Cost of living: utility bills can go up to £400 a month

Energy bills rise to £400 a month

Consultants warn the price cap could rise to £4700 by April 2023 (Photo: Gareth Fuller/PA)

Already struggling Brits will face paying energy bills of £400 a month from next year as the price cap is expected to climb even higher.

There are fears that the annual cap set by regulators could rise to a terrifying £4,700 by April next year.

It equates to £391 a month and will only add to the pain many struggling households face.

The family’s annual expenses, including energy, mortgage payments and food bills, could rise by £6,000 in December compared to last year due to rampant inflation.

Energy consultancy Auxilione predicted that the price cap on energy bills could reach £3,687 in October, almost double the current record levels.

This is believed to be the worst outlook yet for the 24 million households subject to the cap, with more increases expected in 2023.

Auxilione added that the limit could be around £4,400 in January, although it was not certain.

Energy bills rise to £400 a month

Experts have offered tips on how to save your home’s heating in the run-up to a painful winter
(Photo: Steve Parsons/PA)

The consultancy said it was checking its figures due to changes to the price cap rule made by sector regulator Ofgem.

It added: “We are publishing today’s view with a warning that we must redo our analysis this week to “double down” that the output is correct. Be sure to sit down before reading on.’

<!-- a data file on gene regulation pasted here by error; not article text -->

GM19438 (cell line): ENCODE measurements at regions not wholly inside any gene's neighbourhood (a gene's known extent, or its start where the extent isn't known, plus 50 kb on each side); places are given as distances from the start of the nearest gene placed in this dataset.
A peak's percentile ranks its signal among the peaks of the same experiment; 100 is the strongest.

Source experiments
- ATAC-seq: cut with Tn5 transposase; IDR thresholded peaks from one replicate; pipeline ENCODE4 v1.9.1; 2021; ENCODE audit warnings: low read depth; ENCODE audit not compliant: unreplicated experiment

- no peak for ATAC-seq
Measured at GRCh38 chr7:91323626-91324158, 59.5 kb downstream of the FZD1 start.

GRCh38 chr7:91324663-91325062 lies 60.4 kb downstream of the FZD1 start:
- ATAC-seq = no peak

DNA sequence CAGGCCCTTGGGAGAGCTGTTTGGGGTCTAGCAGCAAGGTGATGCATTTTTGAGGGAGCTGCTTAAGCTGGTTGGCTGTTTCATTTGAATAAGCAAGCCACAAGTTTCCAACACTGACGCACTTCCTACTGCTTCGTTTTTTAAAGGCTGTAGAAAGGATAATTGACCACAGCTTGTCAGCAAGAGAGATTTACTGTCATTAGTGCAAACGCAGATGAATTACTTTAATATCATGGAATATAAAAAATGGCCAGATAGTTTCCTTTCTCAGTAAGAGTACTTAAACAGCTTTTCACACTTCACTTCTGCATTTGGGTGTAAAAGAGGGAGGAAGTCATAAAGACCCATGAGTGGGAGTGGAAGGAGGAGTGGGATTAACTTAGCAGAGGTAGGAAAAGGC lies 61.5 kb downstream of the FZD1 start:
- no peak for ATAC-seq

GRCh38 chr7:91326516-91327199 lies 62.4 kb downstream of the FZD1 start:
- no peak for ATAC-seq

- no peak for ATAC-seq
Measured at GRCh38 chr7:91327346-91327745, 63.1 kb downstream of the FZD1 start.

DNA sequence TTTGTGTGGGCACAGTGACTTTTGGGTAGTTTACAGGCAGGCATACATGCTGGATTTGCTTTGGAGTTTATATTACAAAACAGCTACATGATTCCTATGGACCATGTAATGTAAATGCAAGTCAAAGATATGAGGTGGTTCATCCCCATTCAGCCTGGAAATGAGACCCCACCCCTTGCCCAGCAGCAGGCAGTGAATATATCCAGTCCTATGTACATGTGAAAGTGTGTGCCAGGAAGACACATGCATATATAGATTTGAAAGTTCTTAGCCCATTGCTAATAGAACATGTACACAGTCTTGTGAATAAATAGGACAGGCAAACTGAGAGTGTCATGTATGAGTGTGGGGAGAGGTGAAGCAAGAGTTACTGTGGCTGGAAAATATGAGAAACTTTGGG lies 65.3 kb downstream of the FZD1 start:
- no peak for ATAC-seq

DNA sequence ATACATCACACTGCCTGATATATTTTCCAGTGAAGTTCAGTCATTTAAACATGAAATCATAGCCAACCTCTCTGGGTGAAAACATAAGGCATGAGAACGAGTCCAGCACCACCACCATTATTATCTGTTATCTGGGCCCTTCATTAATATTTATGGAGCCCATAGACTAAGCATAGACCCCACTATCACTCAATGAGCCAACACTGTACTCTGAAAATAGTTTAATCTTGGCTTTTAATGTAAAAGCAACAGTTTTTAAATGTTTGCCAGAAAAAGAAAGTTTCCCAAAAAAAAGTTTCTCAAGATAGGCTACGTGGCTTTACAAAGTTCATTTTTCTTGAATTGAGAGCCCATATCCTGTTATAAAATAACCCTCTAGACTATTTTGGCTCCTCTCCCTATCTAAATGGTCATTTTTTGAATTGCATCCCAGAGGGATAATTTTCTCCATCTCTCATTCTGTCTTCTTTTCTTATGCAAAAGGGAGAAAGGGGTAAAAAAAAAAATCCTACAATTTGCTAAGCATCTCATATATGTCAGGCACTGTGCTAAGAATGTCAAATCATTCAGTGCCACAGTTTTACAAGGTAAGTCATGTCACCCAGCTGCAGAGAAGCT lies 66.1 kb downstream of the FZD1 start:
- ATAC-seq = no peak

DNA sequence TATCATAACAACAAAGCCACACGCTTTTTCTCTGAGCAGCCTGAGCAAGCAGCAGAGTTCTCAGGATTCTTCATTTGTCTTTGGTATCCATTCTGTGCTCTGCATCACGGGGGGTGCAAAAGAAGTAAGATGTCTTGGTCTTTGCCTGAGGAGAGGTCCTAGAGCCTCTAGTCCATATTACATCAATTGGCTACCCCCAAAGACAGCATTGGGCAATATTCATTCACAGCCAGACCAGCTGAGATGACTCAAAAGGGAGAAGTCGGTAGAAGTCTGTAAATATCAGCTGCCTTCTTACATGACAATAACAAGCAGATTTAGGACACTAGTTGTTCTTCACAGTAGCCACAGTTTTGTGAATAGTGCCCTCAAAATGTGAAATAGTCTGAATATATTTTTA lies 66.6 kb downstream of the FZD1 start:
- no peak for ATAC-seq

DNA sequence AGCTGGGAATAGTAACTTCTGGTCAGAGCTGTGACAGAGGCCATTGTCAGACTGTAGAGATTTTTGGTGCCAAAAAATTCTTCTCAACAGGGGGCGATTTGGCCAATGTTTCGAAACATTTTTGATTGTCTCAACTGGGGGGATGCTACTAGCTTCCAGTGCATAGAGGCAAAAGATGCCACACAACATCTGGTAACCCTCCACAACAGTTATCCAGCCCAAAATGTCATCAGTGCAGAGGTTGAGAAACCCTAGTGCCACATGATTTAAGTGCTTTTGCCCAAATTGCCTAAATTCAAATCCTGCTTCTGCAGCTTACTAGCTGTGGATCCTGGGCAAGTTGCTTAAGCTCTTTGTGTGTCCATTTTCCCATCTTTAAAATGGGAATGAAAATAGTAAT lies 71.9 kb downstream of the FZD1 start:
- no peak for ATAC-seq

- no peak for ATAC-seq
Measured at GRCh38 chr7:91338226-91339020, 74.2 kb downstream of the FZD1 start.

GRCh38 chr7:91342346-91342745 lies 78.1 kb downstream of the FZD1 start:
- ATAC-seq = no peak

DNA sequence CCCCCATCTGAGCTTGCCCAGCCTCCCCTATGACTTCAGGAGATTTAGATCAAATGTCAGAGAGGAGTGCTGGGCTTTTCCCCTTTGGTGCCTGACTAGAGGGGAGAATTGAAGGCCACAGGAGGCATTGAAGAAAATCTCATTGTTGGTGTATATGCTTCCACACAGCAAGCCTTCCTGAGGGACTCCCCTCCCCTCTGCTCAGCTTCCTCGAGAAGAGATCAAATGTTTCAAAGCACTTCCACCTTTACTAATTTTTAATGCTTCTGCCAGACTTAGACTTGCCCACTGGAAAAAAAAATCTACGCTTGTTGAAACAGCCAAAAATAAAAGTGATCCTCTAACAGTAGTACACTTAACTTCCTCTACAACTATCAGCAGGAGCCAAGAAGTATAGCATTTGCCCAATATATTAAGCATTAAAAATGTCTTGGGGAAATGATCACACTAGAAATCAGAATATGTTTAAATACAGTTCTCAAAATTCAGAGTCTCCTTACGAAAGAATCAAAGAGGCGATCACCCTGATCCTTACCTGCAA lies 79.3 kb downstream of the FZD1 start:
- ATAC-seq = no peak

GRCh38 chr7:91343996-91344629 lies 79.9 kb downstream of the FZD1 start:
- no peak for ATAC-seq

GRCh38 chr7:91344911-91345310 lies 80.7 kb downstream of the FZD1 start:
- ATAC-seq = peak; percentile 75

If it is true that the price could climb to £4,700 in April, this would mean a price cap more than four times higher than before the gas price crisis hit in 2021.

Drops won’t happen until July, when the price cap could drop to £4,000. But then it would still remain at double power levels.

Auxilione said: ‘Thursday Ofgem released their final models, including some changes to the allowances within the limit, such as restoring some of these over a shorter period of time.

‘Having analyzed these now, we wonder if they show the right outputs.

“Over the past 24 hours, we’ve been comparing our values ​​with other analysts who also seem to be in the same position as we are — in disbelief about the values.”

A leading charity warned in late June that around seven million families in Britain are going through a ‘terrifying year of financial anguish’, with no food, heating, toiletries and even showers to cope with the rising cost of living.

The Josephy Rowntree Foundation added that the poverty facing low-income households is so severe that more than two million households could no longer choose between ‘heating or eating’ because they had already done without both.

It said many are also deeply in debt because they live off credit cards and loan sharks’ cash just to pay for staples, including groceries and electricity.

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